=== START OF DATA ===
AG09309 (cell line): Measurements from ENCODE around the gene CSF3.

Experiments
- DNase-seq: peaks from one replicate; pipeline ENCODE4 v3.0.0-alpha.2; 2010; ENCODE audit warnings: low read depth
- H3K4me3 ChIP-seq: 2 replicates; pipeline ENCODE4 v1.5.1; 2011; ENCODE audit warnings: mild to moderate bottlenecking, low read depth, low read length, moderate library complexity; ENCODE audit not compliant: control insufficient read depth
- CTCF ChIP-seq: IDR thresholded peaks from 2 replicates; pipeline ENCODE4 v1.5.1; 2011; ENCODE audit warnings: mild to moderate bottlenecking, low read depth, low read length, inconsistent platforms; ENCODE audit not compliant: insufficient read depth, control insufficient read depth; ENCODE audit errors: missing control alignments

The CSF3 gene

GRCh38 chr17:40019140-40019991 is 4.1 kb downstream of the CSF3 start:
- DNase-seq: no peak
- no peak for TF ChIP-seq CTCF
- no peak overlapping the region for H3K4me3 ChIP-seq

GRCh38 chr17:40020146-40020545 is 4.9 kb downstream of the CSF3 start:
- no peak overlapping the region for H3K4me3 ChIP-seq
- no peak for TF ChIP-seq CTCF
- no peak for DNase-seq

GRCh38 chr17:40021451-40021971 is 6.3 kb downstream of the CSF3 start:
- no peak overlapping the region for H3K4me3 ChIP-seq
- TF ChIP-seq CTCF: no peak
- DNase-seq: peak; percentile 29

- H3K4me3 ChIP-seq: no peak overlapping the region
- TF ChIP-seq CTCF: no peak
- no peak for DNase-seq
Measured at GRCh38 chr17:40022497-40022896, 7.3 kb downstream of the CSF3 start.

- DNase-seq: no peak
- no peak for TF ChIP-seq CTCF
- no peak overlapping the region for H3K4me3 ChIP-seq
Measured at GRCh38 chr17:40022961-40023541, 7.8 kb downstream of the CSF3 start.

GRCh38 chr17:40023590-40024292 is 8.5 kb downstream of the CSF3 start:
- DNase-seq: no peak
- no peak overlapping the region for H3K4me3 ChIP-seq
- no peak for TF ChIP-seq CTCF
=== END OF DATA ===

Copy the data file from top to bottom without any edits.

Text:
AG09309 (cell line): Measurements from ENCODE around the gene CSF3.

Experiments
- DNase-seq: peaks from one replicate; pipeline ENCODE4 v3.0.0-alpha.2; 2010; ENCODE audit warnings: low read depth
- H3K4me3 ChIP-seq: 2 replicates; pipeline ENCODE4 v1.5.1; 2011; ENCODE audit warnings: mild to moderate bottlenecking, low read depth, low read length, moderate library complexity; ENCODE audit not compliant: control insufficient read depth
- CTCF ChIP-seq: IDR thresholded peaks from 2 replicates; pipeline ENCODE4 v1.5.1; 2011; ENCODE audit warnings: mild to moderate bottlenecking, low read depth, low read length, inconsistent platforms; ENCODE audit not compliant: insufficient read depth, control insufficient read depth; ENCODE audit errors: missing control alignments

The CSF3 gene

GRCh38 chr17:40019140-40019991 is 4.1 kb downstream of the CSF3 start:
- DNase-seq: no peak
- no peak for TF ChIP-seq CTCF
- no peak overlapping the region for H3K4me3 ChIP-seq

GRCh38 chr17:40020146-40020545 is 4.9 kb downstream of the CSF3 start:
- no peak overlapping the region for H3K4me3 ChIP-seq
- no peak for TF ChIP-seq CTCF
- no peak for DNase-seq

GRCh38 chr17:40021451-40021971 is 6.3 kb downstream of the CSF3 start:
- no peak overlapping the region for H3K4me3 ChIP-seq
- TF ChIP-seq CTCF: no peak
- DNase-seq: peak; percentile 29

- H3K4me3 ChIP-seq: no peak overlapping the region
- TF ChIP-seq CTCF: no peak
- no peak for DNase-seq
Measured at GRCh38 chr17:40022497-40022896, 7.3 kb downstream of the CSF3 start.

- DNase-seq: no peak
- no peak for TF ChIP-seq CTCF
- no peak overlapping the region for H3K4me3 ChIP-seq
Measured at GRCh38 chr17:40022961-40023541, 7.8 kb downstream of the CSF3 start.

GRCh38 chr17:40023590-40024292 is 8.5 kb downstream of the CSF3 start:
- DNase-seq: no peak
- no peak overlapping the region for H3K4me3 ChIP-seq
- no peak for TF ChIP-seq CTCF